BECKLEY -- Multiple vehicles, scrap lumber, memorial flowers and several other possessions line a Raleigh County home that has become such a community issue that the state Department of Environmental Protection and the court system have had to get involved.
Some public officials say the site is one of the worst they have ever seen, with past efforts to get the property under control resulting in tons of material being removed.
The family, though, maintains that everything on the property is there for a reason.
Charles Keller and his wife, Oleda Carol, own the Fitzpatrick Road property just outside the city of Beckley. Disputes about its cleanup stem back more than a decade -- from an initial open dump complaint to the landfill to a state environmental cleanup project to a recent Raleigh Circuit Court bench trial, where the court ordered another cleanup.
According to court records, Charles Keller appeared in Raleigh Circuit Court for an Oct. 2 bench trial on three counts of operating an open dump.
Charles Keller was found guilty and was ordered to clean the property by a Dec. 5 hearing, according to the sentencing order.
Documents state his 90-day sentence to Southern Regional Jail is suspended for 60 days to allow for the cleanup. If he cleans the property by the next hearing, the court will consider an alternative sentence, documents state.
Carol Keller had been charged before with operating an open dump, but court records show the charges were dismissed.
The Kellers maintain everything on their property has a purpose, said attorney Michael Cooke, who represents Charles Keller. Cooke said Keller expressed during the trial that he did nothing wrong.
"There was a use for all of it," Cooke said. "They planned on using all that stuff for various reasons."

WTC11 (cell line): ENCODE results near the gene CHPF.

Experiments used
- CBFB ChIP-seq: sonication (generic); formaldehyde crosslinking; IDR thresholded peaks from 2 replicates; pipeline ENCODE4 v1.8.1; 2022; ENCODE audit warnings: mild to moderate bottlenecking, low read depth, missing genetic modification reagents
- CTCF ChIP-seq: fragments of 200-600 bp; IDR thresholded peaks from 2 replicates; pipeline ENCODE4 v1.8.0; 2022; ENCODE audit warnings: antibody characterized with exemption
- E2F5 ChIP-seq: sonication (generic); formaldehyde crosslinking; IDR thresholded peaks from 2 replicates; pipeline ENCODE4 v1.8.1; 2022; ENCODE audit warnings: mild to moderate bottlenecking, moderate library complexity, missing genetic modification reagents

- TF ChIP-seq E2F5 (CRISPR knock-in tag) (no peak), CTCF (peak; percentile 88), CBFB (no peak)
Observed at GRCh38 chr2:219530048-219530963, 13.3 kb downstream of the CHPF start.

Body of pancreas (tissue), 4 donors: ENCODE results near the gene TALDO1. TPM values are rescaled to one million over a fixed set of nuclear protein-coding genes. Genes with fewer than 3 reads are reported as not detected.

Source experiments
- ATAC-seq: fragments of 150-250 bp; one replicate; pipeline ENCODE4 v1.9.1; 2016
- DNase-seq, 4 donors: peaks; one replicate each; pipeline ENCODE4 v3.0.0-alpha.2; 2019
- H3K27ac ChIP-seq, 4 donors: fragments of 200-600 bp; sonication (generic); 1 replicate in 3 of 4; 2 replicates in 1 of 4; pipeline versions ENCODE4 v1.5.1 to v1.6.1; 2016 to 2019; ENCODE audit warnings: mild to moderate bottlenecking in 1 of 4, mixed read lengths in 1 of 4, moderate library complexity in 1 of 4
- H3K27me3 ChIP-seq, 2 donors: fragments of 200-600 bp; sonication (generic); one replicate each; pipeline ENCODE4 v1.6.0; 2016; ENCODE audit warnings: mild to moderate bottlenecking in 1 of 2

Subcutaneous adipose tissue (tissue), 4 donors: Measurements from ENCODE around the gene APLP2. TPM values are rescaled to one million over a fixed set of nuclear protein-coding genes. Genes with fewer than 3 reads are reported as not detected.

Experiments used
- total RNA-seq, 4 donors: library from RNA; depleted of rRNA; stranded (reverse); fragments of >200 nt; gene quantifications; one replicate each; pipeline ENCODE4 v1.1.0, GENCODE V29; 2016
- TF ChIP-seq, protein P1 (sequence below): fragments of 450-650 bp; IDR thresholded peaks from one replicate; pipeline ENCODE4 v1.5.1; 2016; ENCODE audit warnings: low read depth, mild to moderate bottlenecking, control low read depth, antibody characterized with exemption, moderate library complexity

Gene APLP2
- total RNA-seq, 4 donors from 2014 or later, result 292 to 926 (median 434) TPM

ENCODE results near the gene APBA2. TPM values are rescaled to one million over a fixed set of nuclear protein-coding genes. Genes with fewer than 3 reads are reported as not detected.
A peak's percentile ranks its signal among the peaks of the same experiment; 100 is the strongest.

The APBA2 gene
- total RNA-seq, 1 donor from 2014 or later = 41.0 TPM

Cooke said he had issues with the sufficiency of evidence, mentioning the photos shown in the trial. Cooke also said the Kellers made efforts to clean the property before the hearing.
"Some of the photos that were taken, the angle of it was trash that was set up on the side of the road to be picked up," he said. "I made an argument regarding double jeopardy, which was overruled, given that there was three counts of open dump for the same trash."
Sherry Hunter, director of education at the Raleigh County Solid Waste Authority, said the authority has worked on the site since 2002, when she first was notified about the situation.
Hunter, who was a state witness in the recent bench trial, said she testified she has worked to find a solution for the site.
"It is appalling that every visitor to Fitzpatrick Park that plays ball in the summer has to pass by the Keller property," she said. "Those visitors don't know that there have been unsuccessful attempts to remediate the property."
In 2007, the DEP's Pollution Prevention and Open Dump Program stepped in to clean what it could. The project contracted the work out, and the cleanup cost $24,349.01.
The weeklong project reclaimed half an acre and yielded the removal of nearly 11 tons of what it considered trash, which included 2 tons of steel, 24 tires and eight appliances.
Before the cleanup, DEP documents note the Kellers removed two loads of scrap steel on their own.